Without further ado (and procrastination!), here are the pictures of the big project that has been going on around here :) Our family and another family that are good friends of ours have been working on this quilt quite steadily for the last few months and were able to give it to the couple on the first weekend in December. The quilt pattern and design is based off of this quilt . My goal was to make a reproduction of this original using reproduction fabrics and sticking to the orignial design and feel as much as possible. The obvious difference is the colors that we used. I do wonder though, how much the originial has faded over time and how bright the fabrics were orignially.
I drafted the block myself but really anyone can do it. It is just simple geometry :) (Note: All of these meausurements are with 1/4 inch seam allowance asumed) All I did was decide what I wanted the finished block measurement to be. For this quilt, I think we went with 9 inches because it is divisible by three. The next size up I would have considered would be 12 inches. The reason that I need it to be divisible by three is because this block is divided into 3 columns and three rows, if you look closely :) Making sure the finished meausurement is divisible by three just makes it easier in the long run. Ok, since we know the finished block is 9 inches and we have three square "units" by three square "units" in the block, we know that each finished square unit should be 3 inches. Now know that we need four 3 1/2" squares of the dark fabric and one 3 1/2" square of the light fabric per block. Now what about those triangle units? We know that we want them to be the same size as the other squares when they are finished so we just add the seam allowance nescessary to compensate for when the triangles are sewn together. That will be a half in this case. You can experiment if you need to if you are doing a different size. SO! That means we need 2 more 4 inch squares of the dark fabric and 2 more 4 inch squares of the light fabric for the 4 triangle unit squares. Once you have those 4 inch blocks, cut them on the diagonal to get 4 triangles from each block. Alternate the dark and light and then sew them together. Once you have those, you can then sew all 9 of the squares together and you have one finished block.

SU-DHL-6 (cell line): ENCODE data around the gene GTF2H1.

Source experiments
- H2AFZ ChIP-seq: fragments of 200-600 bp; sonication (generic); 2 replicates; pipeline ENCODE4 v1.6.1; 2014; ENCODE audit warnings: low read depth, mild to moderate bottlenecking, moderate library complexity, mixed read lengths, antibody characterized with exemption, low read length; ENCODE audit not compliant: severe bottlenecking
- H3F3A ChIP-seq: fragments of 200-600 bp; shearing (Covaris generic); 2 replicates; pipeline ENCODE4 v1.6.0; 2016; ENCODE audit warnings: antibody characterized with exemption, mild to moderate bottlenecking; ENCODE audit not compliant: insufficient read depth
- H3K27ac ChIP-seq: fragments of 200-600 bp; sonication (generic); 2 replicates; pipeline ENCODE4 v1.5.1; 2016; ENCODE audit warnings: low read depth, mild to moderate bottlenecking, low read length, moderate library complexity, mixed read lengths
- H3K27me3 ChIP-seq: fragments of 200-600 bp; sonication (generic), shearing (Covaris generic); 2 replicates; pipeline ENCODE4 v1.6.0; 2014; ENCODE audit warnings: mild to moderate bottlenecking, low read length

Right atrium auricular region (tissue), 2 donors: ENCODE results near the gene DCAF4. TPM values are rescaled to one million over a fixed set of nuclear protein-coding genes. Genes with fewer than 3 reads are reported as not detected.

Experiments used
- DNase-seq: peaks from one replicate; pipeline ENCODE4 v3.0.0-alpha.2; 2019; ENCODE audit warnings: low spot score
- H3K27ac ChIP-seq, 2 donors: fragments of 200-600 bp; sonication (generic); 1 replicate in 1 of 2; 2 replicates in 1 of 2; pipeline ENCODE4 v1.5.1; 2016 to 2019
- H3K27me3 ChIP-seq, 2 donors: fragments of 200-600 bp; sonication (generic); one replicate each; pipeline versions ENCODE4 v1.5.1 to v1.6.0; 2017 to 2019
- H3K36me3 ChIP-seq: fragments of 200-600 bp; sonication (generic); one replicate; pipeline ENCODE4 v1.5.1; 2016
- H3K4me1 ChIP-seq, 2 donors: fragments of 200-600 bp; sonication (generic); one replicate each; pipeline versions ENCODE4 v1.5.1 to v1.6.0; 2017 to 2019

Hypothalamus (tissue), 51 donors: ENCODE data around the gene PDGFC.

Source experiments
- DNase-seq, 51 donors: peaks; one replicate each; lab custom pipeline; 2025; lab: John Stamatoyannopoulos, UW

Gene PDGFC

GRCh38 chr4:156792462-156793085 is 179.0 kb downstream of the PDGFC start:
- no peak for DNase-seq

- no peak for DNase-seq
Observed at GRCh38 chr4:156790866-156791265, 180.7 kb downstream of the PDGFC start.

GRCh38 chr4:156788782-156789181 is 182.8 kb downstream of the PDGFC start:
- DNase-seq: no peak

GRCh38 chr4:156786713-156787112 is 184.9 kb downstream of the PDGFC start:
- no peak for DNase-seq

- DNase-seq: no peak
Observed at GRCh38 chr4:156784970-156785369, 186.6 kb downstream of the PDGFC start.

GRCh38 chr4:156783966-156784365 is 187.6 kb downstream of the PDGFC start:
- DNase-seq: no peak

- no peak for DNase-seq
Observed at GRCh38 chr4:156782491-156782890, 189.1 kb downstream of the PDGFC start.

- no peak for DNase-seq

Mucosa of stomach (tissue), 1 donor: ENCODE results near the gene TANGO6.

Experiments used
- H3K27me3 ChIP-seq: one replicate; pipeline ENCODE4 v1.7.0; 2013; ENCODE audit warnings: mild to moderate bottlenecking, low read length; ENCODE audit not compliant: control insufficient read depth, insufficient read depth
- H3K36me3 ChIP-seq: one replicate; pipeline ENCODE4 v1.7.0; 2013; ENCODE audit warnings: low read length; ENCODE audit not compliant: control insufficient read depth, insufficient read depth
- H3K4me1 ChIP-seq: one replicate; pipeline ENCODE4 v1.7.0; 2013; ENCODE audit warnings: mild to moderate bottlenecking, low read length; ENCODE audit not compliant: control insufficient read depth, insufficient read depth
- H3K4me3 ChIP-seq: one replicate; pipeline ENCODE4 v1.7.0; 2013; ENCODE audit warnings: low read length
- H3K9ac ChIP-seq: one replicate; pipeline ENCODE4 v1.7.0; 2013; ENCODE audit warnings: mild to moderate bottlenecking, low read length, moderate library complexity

This quilt is a king size and I think it has over 90 blocks with 3 inch sashing, if I remember correctly :)
Just as a side note, if you are ever wanting to make a quilt from any particular aread, I have found quiltstudy.org to be a huge help! You can type in any year or design that you would like to reserach and hundreds of quilts come up! It does take some time but is really worth it! For this quilt, I typed in the years 1830-1865 and I found it quite interesting that nearly half of the quilts that came up were appliqued! It seems that applique was the popular technique when a lady wanted to show off her handiwork where as piecing was more practical for the lower classes. Material culture is so interesting :)
Anyway, on with the pictures: